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04/17/12 1:44 AM ET

Karstens has history of success in Arizona

PHOENIX -- Pirates right-hander Jeff Karstens must not have gotten the memo about the D-backs' home being a hitter's haven. As an inter-divisional foe, Karstens doesn't get to pitch here too often. When he does, however, he feels like he's living in a TV commercial.

Chase (Field is) what matters, indeed.

Karstens will make his third career start here in Tuesday night's middle game of the series. In the prior two, he allowed one run in 15 innings.

Included is his second game as a Pirates pitcher, on Aug. 6, 2008, when he was four outs shy of a perfect game when Chris Young doubled into the left-field corner with two outs in the eighth. Karstens went on to finish a two-hit shutout -- the first of his two career complete games.

"And the ball carries here well. It's not a particularly easy place to pitch. But I've done well," Karstens said.

Start No. 2 came last season on Sept. 19, when he allowed five hits and a run in six innings, but took a 1-0 loss to Ian Kennedy, his mound opponent again Tuesday night. That was Kennedy's 20th win of 2011.

Walker starting to turn corner

PHOENIX -- The Bucs' season-long hitting slump has been a team effort. GM Neal Huntington points out that on most nights the Pirates have a "two-man offense," and manager Clint Hurdle says they have "a handful of guys playing catchup, trying to get hot."

One at a time. Neil Walker appears to have caught up. His RBI single in the first inning Monday night came after back-to-back two-hit games against the Giants.

"Very encouraging," Hurdle said before the game. "Like everyone else, he's been working hard, three, four days of extra batting practice, and getting some results always brings more confidence. All of a sudden, he's squaring up balls he's getting to hit. I know each and every one of them can do it."

Maybe Jose Tabata will be next. It can't be Pedro Alvarez, who sat out Monday night's start against left-hander Joe Saunders. But Tabata (4-for-30) isn't too far ahead of Alvarez (1-for-19).

"He's still looking to get comfortable at the plate," Hurdle said. "He's still working to find it. He's looking for a good stretch to get back that swagger.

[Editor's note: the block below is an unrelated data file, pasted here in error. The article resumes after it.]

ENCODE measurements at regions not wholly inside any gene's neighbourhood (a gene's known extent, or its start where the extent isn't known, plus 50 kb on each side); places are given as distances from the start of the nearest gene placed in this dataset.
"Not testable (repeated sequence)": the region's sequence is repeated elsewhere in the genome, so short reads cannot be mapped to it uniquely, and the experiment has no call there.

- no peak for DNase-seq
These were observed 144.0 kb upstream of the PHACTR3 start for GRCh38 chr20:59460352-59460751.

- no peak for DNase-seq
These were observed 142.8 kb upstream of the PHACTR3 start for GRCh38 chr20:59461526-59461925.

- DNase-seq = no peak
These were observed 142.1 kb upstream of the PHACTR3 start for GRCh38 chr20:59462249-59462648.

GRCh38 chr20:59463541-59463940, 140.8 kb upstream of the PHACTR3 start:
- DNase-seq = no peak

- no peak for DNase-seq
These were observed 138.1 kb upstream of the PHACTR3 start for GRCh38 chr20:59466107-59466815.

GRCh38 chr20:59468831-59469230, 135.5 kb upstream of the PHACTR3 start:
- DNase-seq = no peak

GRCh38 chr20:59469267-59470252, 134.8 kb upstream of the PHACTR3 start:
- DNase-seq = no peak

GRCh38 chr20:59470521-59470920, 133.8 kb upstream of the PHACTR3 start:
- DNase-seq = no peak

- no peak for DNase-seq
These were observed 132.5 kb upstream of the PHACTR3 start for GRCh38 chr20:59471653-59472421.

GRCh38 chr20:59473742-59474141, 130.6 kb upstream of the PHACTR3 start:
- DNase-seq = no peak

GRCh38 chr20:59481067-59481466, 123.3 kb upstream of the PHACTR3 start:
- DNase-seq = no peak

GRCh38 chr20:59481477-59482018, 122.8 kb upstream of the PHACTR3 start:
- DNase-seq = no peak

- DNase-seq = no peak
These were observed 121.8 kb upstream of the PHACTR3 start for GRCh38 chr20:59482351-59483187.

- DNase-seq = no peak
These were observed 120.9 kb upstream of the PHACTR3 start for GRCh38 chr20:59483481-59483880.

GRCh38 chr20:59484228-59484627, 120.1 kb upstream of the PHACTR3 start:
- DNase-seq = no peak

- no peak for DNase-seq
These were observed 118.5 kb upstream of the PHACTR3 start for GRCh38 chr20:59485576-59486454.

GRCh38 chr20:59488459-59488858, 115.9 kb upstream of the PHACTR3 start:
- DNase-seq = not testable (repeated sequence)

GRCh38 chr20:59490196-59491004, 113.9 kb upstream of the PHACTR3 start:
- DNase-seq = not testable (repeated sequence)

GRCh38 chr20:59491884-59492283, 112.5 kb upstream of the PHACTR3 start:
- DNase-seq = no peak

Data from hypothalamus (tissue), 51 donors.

"Why not swagger first? It's like waiting for a pocket full of money to feel rich. ... Why not just walk around like you're rich? Pretty soon, you'll start believing you are. You've got to believe you're a good hitter before you start getting the hits."

And what if the Pirates just don't climb out of this batting slump?

"We're gonna give up," Hurdle said with a sly glint in his eyes. "We're gonna shut it down. I'm going to call Bud [Commissioner Bud Selig] and say, 'Look, we're not ready. We need out.'"

In other words: Play the game, let the results happen.

Pirates hope Arizona heat warms up bats

PHOENIX -- Good pitching stops hot hitting. Does warm weather stop cold hitting?

The Pirates hope so, and will find out during this three-game series in the Valley of the Sun, where unseasonably "cool" meant a game-time temperature of 81 degrees Monday night.

"What I'm holding onto," manager Clint Hurdle said before the game, "is that getting out of the cold will help us get going. It's no excuse, but we just had three of the coldest days I'd ever spent in Los Angeles [during last week's Tuesday-Thursday series that opened this nine-game trip]. And San Francisco was chilly ... until Sunday. Sunday was beautiful!"

That was Hurdle's facetious reference to the Pirates beating the Giants that day, 4-1, to snap a five-game losing streak.

"I also looked forward to us just getting to a place that's easier on the eye," the manager added, referring to hitter-friendly Chase Field. "This has always been a comfortable place to hit. The background is incredible. Friendly gaps. One of the greatest places in the big leagues to hit."

The Pirates then came to the right place -- especially if their own pitchers don't mind. They came into Monday's game having neither scored nor allowed more than five runs in any of their first nine games -- the first National League team to do that since the 1968 Dodgers.

Worth noting

• Larry Fitzgerald, the sensational former Pitt and current Arizona receiver, compared cuts with Andrew McCutchen. Fitzgerald may have won the 'do, but McCutchen has it all over him swinging the bat. Fitzgerald attended D-backs BP but left the hitting to the pros on Monday.

• Holy Toledo! A.J. Burnett's rehab moved up to Triple-A on Monday, his pitch count moved up to 81, but his start in Indianapolis was spoiled by the Toledo Mud Hens. Burnett was touched for seven hits and surrendered four walks in four innings, and they added up to five runs in the Indians' 9-2 loss. Fifty-two of Burnett's pitches were strikes -- yet he did not register a strikeout.

Tom Singer is a reporter for MLB.com and writes an MLBlog Change for a Nickel. He can also be found on Twitter @Tom_Singer. This story was not subject to the approval of Major League Baseball or its clubs.